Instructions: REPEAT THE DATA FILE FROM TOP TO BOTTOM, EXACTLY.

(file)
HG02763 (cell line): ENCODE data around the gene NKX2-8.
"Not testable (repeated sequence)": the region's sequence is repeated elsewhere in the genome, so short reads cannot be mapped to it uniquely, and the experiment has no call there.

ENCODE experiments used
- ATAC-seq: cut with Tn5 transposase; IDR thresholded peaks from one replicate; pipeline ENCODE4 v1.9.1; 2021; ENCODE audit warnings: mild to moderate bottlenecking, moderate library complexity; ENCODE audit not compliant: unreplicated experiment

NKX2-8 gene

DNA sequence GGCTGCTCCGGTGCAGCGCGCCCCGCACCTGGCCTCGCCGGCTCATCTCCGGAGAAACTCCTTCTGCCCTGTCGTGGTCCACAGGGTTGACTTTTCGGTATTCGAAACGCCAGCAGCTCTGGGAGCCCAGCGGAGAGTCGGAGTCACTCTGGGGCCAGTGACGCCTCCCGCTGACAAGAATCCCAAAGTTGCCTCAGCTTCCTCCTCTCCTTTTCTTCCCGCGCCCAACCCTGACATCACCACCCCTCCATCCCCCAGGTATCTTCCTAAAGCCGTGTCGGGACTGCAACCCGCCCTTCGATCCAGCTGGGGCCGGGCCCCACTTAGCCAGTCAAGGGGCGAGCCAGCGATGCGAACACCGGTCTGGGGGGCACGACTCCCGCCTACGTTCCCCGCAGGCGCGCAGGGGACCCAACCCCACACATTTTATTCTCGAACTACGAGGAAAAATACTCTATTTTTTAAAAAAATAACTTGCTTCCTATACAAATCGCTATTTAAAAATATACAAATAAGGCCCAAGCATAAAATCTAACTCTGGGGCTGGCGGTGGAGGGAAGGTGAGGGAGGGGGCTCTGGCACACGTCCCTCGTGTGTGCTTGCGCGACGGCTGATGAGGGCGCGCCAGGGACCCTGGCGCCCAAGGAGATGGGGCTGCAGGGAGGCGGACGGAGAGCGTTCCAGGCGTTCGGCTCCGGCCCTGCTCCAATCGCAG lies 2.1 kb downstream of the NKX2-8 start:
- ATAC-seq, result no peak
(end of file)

HG02763 (cell line): ENCODE data around the gene NKX2-8.
"Not testable (repeated sequence)": the region's sequence is repeated elsewhere in the genome, so short reads cannot be mapped to it uniquely, and the experiment has no call there.

ENCODE experiments used
- ATAC-seq: cut with Tn5 transposase; IDR thresholded peaks from one replicate; pipeline ENCODE4 v1.9.1; 2021; ENCODE audit warnings: mild to moderate bottlenecking, moderate library complexity; ENCODE audit not compliant: unreplicated experiment

NKX2-8 gene

DNA sequence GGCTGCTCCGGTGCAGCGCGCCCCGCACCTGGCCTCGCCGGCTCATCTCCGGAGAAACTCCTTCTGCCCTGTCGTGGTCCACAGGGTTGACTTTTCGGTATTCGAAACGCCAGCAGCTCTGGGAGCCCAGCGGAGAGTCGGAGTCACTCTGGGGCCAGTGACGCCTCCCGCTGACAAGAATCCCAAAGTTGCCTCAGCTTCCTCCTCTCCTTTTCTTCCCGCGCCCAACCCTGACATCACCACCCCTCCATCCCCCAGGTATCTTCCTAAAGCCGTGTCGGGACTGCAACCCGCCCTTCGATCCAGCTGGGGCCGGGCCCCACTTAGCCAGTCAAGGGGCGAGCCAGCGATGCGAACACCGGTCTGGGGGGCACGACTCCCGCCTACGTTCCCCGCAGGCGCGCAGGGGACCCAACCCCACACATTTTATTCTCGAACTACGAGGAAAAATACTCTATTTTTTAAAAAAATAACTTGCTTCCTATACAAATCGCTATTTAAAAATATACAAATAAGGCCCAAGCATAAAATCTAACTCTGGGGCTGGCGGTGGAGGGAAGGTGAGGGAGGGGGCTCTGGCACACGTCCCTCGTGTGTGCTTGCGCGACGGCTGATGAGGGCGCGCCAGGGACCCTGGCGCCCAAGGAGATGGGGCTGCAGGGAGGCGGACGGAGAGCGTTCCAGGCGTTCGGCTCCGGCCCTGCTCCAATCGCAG lies 2.1 kb downstream of the NKX2-8 start:
- ATAC-seq, result no peak